1st Place at the Ellicott City 10k: Race Report

I ran 5 miles and I thought I was dying.

This was the case 2 days prior to race day on an afternoon jog in 102* heat.

My last thought after finishing this benign training run was “wow, I’m in severe danger of DNF’ing this 10k”.

The training and original plan

My original goal for this 10k was to use it as a tune up for the DC half I’ll be running in mid September.

With the goal of running the half in sub-1:21 to qualify for the NYC marathon (a 6:10 pace), I wanted to run this 10k in sub 6 pace.

The main problem with this plan, was 2 months ago our second son was born, and consist training went out the window.

Father first, athlete second – I ran when I could. Often pushing our 2.5 year old in the stroller (not exactly a recipe for speed work).

Truth be told, my ‘training’ for this race consisted of about 5 runs in the last month. Hardly what you’d need to break a 6 minute pace.

That, coupled with the forecast of 102 heat index on race day, changed the plan.

The new plan was simple – don’t die, and don’t blow up.

After my Friday jog, both seemed in jeopardy.

Race day

Feels like 70 at 6am. Feels like 85 at 7am, and so it went.

With a 9am race start, the last remaining chance of a ‘cool breeze’ had all but vanished.

We packed up the car with the kids and drove the ~2 miles to the race start (suuuuper convenient local event). I was lucky to have my family there as well as my running buddy Ryan to cheer me on. Sometimes family, friends and small clapping children make all the difference.

Did all the usual check-in things, got my bib, drank some water, absolutely soaked my hat in ice water, kissed everybody and hung out by the start line.

Ready to… do something.

The course

This course was mean. A sub 6 goal was probably insane even if I had trained properly.

2 loops of a 3.1 mile course. The first 1.4 miles being SIGNIFICANTLY downhill, and the next 1.7 being significantly up hill.

The entire race would boil down to the second climb.

Start line

Standing at the start I felt surprisingly good. Which was strange considering the dumpster fire of a training run I had 2 days earlier.

I began to have delusions of running sub 7 minute paces (and as someone who has run marathons sub 6:45, it still felt like ‘hey, this shouldn’t be that hard’) and ended up with this last minute mental concoction of a strategy:

Go out fast and easy. The entire downhill, breathe through your nose. The entire first up hill, look down and chug along – but control your breathing. Rinse and repeat on the second downhill. On the final climb. Find the people ahead of you, and pick them off.

And so we went.

The race

“3, 2, 1, Go!”

We cruised out of the Banneker park entrance down a short hill before an even shorter uphill before the big descent.

My watch out of the park entrance said “Pace: 5:15”

LOL, bad.

With 5-7 people ahead of me, I had the thought that they either were:

  1. Running the 5k and should be going out this hard, but are irrelevant to me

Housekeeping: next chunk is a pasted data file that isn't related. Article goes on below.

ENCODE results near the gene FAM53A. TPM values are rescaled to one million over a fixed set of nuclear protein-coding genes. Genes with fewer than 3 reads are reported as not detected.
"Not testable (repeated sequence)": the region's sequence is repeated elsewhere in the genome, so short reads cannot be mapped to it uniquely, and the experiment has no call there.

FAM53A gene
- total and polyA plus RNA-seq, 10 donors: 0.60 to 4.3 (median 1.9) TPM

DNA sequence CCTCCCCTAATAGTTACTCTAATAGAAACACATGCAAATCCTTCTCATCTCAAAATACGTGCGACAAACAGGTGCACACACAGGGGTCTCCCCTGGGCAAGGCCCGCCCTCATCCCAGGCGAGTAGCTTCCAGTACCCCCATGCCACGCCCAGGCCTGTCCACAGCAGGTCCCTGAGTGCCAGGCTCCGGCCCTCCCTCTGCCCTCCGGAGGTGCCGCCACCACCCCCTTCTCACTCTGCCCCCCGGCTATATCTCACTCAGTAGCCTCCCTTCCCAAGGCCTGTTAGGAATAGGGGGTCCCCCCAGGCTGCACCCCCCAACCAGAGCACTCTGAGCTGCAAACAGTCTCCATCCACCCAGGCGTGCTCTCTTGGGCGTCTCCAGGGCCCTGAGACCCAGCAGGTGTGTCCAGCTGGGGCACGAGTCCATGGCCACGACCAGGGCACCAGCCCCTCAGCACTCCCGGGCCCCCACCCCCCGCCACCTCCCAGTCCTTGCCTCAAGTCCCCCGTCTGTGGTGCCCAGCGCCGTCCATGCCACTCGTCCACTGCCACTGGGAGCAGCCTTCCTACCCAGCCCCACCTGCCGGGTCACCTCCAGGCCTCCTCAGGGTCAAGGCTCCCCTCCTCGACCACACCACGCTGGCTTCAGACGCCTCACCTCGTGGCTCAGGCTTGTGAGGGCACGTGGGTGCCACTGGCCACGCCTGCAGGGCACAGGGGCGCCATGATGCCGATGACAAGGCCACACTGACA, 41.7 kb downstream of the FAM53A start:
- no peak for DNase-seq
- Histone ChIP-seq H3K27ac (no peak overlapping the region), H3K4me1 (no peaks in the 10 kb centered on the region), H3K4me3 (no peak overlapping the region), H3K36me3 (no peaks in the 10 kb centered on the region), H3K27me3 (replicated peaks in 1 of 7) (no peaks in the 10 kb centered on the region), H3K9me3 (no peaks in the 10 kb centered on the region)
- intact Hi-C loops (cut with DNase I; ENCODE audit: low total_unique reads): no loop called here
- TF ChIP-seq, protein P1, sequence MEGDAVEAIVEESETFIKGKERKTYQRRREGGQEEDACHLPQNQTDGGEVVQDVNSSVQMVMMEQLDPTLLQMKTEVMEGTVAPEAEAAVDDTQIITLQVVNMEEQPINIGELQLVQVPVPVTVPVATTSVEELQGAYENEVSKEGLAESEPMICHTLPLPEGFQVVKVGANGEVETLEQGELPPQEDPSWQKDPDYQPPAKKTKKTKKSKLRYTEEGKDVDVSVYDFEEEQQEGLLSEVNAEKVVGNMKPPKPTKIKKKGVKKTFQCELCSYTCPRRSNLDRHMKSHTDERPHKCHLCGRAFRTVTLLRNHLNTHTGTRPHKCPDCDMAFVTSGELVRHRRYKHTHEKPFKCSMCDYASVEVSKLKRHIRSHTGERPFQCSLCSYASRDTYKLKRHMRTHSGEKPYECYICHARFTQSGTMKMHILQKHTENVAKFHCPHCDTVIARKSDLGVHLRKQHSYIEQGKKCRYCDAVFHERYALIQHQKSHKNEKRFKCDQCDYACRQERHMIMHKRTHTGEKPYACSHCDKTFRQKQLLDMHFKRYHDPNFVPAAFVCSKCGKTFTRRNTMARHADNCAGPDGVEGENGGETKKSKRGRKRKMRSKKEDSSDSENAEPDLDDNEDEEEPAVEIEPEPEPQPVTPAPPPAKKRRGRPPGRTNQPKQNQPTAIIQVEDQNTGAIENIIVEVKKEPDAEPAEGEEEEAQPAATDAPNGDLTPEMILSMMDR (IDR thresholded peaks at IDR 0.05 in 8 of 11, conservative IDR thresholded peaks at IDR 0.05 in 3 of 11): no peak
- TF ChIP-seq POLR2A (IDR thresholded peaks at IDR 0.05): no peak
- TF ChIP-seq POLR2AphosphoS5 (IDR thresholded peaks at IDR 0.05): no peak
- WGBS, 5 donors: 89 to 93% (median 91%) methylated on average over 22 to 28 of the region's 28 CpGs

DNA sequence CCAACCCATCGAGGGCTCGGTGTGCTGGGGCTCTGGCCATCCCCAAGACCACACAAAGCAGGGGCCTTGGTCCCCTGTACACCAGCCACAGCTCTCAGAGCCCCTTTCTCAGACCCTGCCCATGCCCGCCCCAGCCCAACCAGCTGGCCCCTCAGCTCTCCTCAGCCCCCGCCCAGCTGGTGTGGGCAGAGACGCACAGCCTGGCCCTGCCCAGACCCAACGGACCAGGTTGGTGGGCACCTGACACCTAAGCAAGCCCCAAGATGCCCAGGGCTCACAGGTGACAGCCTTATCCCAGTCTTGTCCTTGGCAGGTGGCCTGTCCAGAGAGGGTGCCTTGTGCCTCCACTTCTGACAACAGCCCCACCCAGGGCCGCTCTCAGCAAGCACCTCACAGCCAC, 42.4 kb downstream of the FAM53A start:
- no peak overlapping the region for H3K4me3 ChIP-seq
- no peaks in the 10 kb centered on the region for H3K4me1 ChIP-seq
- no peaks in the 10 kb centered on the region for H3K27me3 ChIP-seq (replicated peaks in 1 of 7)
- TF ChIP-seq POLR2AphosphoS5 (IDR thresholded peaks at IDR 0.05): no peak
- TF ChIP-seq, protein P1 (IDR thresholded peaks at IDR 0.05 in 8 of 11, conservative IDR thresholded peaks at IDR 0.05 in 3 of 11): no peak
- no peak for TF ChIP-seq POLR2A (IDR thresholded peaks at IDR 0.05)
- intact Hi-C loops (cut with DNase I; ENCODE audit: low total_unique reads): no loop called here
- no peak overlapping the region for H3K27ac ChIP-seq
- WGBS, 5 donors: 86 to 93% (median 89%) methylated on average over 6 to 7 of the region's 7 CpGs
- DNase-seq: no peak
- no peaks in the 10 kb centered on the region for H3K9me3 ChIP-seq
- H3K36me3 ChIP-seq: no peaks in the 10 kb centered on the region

2. Simply faster than me and who cares, they’ll beat me
  3. They’re going to blow up

So I pulled back, kept to my nasal breathing plan, and still managed to run the first mile way too fast in 6:04.

Oddly enough, the entire first downhill section I ended up chatting with another Josh, making small talk about races, kids, training, etc.

Bottom of the hill was the one aid station on the loop at mile ~1.4.

Grabbed water, and turned up hill.

The uphill is up a local trail called the Trolley Trail. Shaded and paved, it’s easy running and the shade helped stave off the hot sun.

Up the hill, I stuck to the plan, chug along and control my breathing (well, I did have to stop to tie my shoe, but hey, life happens).

Running up hill the entirety of the second 1.7 miles of the loop was not super fun.. but it did give me a great idea of what I’d be up against on lap 2.

We came back into the parking lot to complete our first loop before heading back out on our second.

I got some waves and screams from the family which was just the energy boost needed to rock and roll out of  the park again.

The plan continued as expected, forced nasal breathing on the descent to bring my hear rate down (which had settled in at a super uncomfortable 175bpm), and focus on the last remaining climb.

On the last climb, we passed some of the 5k’ers in the back of the pack, but I had my eyes on the assumed 10k runners.

Had no idea where I was in the standings, but I’d find someone, and pick them off. Rinse and repeat 7 times.

These folks ran a good race, but they ran just too hard on the first 3/4, and I had just enough left to chug right past them.

7 times – ‘on your left!’

Eventually, I ran out of people to pass.

The finish

I crossed the finish line in 43:02, about 5 minutes off of a PR, but a time I was more than happy with given the course and severe lack of training.

After dousing myself with water, I ran into ‘other’ Josh, who then informed me I had come in 1st place in the 30-39 age group, and 4th overall (by about the margin it had taken me to tie my shoes earlier..).

That’s a fun surprise.

So while no, I didn’t run a 5:59 pace (6:58 actually), I managed to harness some old fitness, stick to a race plan, and do something pretty cool.

What’s next?

First things first, our 2 month old is starting to sleep a bit more consistently, so I hope to get back to a normal-ish training schedule in the coming weeks.

With that, all focus will shift to a combo of training. ~75% for the DC half to run a 1:21, and 25% to start to prepare for the Patapsco Valley 50k in late October.

The former could qualify me for NYC, the latter will allow Ryan & I entrance into the Worlds End 100k next June.

With goals like that, there’s only one thing left to do.

Just move forward.